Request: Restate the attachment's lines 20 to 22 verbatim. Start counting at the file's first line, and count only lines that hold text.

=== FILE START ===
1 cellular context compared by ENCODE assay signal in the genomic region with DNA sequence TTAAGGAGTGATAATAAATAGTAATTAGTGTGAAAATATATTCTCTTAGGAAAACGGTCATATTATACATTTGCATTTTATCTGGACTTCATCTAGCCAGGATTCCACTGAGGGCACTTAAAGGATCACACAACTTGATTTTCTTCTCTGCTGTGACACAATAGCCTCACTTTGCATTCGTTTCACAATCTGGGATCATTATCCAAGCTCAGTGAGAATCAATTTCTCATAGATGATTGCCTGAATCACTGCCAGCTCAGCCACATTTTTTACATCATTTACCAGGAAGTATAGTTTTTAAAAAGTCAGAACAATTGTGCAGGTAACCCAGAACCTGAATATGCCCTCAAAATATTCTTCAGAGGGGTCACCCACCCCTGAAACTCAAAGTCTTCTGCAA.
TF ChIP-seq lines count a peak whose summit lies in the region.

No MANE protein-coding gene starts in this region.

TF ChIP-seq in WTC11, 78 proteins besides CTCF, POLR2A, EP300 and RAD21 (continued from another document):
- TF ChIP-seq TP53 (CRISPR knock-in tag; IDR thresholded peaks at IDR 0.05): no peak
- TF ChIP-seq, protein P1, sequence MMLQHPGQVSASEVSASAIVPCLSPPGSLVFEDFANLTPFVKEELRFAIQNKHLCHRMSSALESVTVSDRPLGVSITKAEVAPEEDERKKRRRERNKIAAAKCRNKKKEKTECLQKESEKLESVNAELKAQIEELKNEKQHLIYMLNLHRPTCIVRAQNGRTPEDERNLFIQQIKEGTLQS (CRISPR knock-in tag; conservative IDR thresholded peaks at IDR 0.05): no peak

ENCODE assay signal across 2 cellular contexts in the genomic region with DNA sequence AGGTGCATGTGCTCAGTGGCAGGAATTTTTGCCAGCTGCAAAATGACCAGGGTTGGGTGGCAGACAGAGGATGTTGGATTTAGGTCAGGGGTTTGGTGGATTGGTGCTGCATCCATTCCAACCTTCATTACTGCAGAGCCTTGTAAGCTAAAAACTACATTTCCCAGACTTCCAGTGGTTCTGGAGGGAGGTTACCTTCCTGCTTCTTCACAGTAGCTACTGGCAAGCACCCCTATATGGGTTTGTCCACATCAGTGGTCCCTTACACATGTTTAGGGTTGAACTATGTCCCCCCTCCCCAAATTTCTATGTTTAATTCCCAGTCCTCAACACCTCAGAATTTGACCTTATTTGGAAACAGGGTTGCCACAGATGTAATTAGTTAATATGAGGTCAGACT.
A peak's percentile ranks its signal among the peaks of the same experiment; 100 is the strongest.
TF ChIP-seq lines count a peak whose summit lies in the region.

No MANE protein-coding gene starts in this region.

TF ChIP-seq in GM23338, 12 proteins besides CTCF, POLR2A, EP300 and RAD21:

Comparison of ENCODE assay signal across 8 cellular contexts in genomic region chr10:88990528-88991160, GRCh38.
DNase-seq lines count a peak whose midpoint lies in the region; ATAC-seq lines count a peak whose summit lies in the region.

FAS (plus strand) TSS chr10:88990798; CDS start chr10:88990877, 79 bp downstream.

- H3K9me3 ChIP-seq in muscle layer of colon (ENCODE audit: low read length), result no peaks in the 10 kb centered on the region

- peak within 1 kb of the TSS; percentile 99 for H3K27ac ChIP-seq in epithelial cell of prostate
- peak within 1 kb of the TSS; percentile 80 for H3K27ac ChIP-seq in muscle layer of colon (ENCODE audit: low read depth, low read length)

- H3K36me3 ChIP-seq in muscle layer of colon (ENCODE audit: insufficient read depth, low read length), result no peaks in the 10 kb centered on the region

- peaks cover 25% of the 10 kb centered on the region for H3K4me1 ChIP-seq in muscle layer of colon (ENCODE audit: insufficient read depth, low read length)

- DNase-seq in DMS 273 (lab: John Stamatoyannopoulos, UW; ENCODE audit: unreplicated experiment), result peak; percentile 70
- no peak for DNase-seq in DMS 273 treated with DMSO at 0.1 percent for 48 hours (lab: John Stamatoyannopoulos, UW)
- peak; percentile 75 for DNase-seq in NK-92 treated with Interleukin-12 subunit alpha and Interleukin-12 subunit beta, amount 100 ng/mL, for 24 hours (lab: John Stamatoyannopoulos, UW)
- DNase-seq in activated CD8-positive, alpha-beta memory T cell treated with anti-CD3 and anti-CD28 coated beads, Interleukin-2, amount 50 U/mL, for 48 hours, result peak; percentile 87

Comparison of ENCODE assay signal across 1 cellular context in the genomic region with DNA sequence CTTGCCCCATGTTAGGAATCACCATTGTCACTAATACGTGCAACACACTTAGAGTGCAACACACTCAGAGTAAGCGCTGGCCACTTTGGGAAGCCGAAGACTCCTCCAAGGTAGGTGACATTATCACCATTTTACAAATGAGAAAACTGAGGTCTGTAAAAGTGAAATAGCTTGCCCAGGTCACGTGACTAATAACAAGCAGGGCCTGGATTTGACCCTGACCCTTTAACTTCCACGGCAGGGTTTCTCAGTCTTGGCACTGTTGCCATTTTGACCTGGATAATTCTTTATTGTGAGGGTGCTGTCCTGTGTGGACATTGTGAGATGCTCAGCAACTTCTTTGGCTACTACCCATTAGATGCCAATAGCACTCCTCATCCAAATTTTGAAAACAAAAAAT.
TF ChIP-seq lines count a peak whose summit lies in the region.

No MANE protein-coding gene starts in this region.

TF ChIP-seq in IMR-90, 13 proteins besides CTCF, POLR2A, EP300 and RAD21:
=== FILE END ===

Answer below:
- DNase-seq in DMS 273 (lab: John Stamatoyannopoulos, UW; ENCODE audit: unreplicated experiment), result peak; percentile 70
- no peak for DNase-seq in DMS 273 treated with DMSO at 0.1 percent for 48 hours (lab: John Stamatoyannopoulos, UW)
- peak; percentile 75 for DNase-seq in NK-92 treated with Interleukin-12 subunit alpha and Interleukin-12 subunit beta, amount 100 ng/mL, for 24 hours (lab: John Stamatoyannopoulos, UW)